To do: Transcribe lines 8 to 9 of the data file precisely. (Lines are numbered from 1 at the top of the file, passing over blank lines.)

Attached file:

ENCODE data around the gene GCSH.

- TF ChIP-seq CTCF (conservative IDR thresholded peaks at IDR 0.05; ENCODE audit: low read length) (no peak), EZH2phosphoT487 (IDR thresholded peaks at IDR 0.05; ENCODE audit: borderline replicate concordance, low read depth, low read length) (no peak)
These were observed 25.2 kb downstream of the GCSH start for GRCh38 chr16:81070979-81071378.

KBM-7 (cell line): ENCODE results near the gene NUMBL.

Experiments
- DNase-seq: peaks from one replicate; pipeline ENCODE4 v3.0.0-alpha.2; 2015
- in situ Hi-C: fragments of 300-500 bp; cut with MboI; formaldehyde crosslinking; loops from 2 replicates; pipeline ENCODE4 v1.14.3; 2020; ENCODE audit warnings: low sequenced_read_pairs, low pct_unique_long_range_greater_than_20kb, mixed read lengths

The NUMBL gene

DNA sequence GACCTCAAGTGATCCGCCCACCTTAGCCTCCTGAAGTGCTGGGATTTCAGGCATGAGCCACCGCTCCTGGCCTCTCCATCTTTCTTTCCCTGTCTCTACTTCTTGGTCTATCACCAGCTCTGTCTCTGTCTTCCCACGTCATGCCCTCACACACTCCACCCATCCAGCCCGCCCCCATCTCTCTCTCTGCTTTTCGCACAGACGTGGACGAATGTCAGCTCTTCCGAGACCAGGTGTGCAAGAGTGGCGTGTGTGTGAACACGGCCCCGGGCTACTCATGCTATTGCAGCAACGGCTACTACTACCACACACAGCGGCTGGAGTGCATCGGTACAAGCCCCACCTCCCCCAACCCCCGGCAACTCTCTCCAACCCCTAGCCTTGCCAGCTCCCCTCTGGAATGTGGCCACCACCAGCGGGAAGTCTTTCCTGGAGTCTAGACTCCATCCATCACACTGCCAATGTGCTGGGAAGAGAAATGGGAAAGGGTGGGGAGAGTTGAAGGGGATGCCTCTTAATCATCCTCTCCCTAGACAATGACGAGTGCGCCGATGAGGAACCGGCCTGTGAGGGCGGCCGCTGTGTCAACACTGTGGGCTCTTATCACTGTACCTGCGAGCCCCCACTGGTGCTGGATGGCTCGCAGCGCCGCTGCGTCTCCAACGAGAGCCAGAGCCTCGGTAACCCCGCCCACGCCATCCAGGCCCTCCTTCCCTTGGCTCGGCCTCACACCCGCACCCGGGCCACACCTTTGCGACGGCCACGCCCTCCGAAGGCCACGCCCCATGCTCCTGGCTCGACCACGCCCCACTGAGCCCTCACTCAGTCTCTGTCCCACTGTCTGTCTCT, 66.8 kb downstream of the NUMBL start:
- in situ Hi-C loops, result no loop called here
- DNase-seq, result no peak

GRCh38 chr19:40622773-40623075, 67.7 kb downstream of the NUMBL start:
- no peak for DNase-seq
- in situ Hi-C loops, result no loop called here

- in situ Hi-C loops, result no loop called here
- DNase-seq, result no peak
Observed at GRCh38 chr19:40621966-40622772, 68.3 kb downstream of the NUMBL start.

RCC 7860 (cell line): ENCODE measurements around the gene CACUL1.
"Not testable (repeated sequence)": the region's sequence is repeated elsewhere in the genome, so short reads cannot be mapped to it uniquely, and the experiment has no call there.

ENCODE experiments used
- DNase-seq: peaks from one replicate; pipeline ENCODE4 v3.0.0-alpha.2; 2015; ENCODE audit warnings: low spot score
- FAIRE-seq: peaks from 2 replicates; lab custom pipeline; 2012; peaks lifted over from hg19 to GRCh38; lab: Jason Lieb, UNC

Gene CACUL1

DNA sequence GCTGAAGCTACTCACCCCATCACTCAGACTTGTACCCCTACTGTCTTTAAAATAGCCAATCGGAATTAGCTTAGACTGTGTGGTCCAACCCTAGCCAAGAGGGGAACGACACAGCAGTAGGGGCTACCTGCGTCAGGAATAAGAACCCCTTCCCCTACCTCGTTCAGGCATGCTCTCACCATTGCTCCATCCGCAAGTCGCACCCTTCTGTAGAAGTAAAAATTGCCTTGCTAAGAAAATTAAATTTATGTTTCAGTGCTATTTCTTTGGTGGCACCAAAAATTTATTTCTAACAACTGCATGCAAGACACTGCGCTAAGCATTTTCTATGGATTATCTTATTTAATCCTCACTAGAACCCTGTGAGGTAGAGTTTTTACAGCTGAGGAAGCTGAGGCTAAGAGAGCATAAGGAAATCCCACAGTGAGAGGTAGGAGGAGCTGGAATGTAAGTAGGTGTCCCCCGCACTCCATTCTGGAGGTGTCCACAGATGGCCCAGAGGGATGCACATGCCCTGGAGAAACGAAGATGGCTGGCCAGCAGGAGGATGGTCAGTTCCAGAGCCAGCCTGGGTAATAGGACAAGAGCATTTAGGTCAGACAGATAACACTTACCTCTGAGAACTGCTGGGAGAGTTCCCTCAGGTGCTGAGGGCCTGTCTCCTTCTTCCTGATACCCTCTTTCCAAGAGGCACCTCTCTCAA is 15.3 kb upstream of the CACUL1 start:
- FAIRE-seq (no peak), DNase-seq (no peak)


The NUMBL gene

DNA sequence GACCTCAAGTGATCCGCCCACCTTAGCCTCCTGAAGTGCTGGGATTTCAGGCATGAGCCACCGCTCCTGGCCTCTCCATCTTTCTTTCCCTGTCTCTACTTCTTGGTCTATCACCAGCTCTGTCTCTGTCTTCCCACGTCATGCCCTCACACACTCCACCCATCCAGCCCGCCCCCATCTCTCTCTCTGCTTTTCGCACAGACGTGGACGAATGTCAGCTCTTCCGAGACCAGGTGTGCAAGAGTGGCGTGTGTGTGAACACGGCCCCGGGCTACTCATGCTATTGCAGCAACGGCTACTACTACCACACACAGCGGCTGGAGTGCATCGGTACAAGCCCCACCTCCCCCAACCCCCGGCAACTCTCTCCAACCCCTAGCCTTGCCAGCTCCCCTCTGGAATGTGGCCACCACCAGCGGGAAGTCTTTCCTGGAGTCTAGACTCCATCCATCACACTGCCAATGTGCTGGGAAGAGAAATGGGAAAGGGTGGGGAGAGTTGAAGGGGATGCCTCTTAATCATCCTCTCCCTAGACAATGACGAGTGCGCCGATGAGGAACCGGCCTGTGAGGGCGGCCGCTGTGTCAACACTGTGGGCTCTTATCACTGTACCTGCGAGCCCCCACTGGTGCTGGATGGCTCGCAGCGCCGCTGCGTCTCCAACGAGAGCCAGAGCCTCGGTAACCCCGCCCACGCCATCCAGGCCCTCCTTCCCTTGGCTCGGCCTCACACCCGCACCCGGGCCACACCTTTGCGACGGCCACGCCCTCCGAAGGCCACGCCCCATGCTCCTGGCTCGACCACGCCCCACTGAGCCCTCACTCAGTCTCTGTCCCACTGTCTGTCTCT, 66.8 kb downstream of the NUMBL start: